After a year slinging Kalua pork and other Hawaiian eats at the Powerhouse Event Center, former Ono Hawaiian Cafe chef-owner Michael Mohica wants to get in on the event-hosting business. He decided to move Kanak Attack Katering to a new dedicated space in the Woman of Steel building in Garden City.
"We needed a bigger kitchen just for the volume of catering that we do," explained Mohica. "We have to remodel this kitchen, so it’s bigger than where we were at the Powerhouse."
Mohica made the move to 3640 W. Chinden Blvd. in December, and said that the new location would allow for a more consistent schedule of events. In addition to his lineup of catering bookings, Mohica also plans to open the space up for cocktail parties, rehearsal dinners and other events.
When the weather gets warmer, the Kanak Attack food truck will be parked out front, which will likely be before the end of February.
"The food truck will be open for lunch, Tuesday through Friday, 11 a.m.-4 p.m.," he said.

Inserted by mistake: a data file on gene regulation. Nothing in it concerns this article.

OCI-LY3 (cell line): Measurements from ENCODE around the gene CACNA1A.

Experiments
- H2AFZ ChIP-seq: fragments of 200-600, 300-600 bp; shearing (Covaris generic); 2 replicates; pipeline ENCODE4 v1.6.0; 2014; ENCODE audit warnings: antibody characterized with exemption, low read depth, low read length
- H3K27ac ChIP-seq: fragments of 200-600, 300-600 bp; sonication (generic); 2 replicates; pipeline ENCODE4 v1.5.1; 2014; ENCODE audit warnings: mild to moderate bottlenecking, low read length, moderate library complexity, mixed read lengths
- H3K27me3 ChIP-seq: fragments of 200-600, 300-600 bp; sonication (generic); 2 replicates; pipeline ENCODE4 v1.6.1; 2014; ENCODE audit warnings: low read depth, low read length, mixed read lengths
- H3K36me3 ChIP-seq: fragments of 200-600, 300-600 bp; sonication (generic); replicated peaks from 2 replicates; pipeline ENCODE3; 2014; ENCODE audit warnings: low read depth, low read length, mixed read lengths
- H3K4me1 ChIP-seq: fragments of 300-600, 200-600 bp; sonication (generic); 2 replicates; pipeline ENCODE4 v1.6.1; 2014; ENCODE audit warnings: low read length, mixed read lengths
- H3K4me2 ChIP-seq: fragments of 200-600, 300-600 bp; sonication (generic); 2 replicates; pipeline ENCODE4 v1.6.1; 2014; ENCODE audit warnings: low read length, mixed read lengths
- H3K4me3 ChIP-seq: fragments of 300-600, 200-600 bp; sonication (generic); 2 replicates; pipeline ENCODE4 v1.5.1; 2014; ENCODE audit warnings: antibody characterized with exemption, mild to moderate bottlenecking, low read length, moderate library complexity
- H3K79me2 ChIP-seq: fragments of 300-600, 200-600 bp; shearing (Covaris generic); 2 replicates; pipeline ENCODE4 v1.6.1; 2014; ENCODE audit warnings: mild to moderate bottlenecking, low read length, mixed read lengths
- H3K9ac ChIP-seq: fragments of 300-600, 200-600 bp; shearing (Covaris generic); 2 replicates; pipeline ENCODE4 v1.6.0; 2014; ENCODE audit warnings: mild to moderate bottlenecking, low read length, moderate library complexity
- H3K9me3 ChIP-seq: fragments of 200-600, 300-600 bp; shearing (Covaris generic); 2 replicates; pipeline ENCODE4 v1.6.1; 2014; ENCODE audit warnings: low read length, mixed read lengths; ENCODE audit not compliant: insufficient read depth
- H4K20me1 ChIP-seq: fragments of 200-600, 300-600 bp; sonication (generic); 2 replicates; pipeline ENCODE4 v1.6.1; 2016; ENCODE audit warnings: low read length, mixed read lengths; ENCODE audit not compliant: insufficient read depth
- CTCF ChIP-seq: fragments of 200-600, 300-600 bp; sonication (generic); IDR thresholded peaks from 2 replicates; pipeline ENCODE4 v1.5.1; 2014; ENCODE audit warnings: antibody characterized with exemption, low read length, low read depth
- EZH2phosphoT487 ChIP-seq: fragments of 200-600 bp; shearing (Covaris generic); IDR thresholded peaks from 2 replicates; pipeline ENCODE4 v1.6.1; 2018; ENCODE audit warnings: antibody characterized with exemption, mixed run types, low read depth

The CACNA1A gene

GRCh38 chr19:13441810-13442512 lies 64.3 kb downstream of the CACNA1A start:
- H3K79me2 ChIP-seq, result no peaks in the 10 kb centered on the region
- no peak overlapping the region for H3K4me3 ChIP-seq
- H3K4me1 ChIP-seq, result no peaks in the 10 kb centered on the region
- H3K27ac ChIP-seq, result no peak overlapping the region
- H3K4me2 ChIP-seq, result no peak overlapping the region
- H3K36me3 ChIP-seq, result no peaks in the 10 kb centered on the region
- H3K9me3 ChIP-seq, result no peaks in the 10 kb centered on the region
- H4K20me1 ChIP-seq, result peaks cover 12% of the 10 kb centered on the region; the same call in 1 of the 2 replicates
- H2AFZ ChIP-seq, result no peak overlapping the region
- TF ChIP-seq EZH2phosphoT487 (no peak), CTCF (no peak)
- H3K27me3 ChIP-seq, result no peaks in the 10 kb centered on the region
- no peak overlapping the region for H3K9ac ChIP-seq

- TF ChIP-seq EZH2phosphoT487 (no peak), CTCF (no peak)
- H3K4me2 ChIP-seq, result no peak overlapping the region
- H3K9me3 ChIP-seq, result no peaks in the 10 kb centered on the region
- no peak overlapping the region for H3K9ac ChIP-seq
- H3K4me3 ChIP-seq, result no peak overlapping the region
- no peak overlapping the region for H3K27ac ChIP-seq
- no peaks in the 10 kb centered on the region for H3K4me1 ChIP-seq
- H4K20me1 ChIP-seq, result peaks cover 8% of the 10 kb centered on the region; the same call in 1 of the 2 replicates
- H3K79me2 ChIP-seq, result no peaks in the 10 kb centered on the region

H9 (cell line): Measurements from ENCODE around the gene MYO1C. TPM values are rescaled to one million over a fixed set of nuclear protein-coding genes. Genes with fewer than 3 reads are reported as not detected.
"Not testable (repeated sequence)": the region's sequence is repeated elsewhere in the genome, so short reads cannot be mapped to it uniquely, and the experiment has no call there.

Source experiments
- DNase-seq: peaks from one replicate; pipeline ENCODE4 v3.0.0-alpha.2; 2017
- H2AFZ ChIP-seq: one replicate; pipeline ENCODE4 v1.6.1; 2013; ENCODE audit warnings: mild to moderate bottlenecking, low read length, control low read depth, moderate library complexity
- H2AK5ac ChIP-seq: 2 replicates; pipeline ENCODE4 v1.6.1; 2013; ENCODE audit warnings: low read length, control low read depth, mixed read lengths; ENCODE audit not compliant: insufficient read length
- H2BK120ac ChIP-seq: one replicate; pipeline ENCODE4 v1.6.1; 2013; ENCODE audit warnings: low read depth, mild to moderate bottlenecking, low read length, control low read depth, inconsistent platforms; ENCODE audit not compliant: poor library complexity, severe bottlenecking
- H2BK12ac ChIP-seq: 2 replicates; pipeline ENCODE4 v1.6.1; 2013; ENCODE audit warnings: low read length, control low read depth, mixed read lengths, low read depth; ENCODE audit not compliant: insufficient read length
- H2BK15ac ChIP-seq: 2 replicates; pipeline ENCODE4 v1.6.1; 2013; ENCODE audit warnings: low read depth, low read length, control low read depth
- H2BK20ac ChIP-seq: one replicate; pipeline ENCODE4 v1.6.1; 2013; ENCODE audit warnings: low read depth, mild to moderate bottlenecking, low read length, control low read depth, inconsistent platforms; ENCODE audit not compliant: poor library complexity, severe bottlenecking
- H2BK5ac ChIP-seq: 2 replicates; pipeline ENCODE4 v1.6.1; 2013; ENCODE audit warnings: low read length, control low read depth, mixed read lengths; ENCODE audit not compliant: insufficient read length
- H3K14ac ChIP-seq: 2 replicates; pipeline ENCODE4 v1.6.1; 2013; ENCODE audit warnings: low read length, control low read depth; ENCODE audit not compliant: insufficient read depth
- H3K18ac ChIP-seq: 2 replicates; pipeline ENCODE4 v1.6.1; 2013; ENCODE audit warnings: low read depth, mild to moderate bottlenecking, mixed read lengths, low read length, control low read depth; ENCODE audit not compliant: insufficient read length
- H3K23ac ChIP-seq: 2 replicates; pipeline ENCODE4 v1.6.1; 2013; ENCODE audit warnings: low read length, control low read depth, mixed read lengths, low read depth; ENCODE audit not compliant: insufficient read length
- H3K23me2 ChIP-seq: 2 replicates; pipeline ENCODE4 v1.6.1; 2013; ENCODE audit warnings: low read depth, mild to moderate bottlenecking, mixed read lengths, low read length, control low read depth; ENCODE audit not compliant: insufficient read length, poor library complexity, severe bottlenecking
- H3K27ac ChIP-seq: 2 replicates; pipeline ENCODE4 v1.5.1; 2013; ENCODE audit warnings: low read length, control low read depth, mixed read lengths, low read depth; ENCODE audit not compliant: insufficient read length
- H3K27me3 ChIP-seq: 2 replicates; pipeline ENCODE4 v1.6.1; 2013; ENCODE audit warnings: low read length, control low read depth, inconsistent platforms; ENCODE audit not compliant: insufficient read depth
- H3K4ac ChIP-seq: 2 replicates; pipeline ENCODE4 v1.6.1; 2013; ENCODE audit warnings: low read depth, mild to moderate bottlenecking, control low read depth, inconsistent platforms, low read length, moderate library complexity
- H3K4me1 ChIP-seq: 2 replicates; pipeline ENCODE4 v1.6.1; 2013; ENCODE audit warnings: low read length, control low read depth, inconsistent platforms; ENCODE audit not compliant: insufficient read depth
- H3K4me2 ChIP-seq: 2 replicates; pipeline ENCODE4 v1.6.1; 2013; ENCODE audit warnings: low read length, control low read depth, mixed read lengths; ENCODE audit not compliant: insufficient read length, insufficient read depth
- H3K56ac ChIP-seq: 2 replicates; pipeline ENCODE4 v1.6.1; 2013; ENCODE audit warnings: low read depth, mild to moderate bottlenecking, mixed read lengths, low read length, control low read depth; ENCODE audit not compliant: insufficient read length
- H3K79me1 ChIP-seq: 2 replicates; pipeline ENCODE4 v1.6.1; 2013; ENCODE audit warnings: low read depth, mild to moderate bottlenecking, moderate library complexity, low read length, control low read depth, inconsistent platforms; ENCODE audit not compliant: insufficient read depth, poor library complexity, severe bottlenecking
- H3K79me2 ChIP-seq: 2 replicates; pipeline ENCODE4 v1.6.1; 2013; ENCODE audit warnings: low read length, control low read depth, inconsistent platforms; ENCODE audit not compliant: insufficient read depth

Mohica said events in the Kanak space will be smaller parties, ranging from groups of 30-70 people. He doesn't plan to host concerts or shows, nor does he plan to open a restaurant in the space. Mohica formerly owned Ono Hawaiian Cafe on Broadway Avenue before he decided to focus on catering.
"I just love catering and that's what we're sticking with. Our food truck is to try and fill that void that people were craving from our restaurant. We're going to be all over town, but when we don't have a specific location, we'll be here with the food truck," he said.
Because the kitchen is so large, Mohica said the bakers at Guru Donuts will use part of his commercial kitchen to create their donuts beginning in late February.
"We decided we’re going to open it up for smaller caterers and food trucks that can’t afford to get their own place," said Mohica. "So in our down seasons, we’ll have more space, other small caterers and bakers can lease either time slots or space whenever they need it."
Mohica said he wanted to create something along the lines of the University of Idaho's Food Technology Center, where upstart food makers can craft their products without investing in their own commercial kitchen. Asked about the price of rental, he said, "Everything is negotiable."
"It just depends on the people's needs," Mohica said.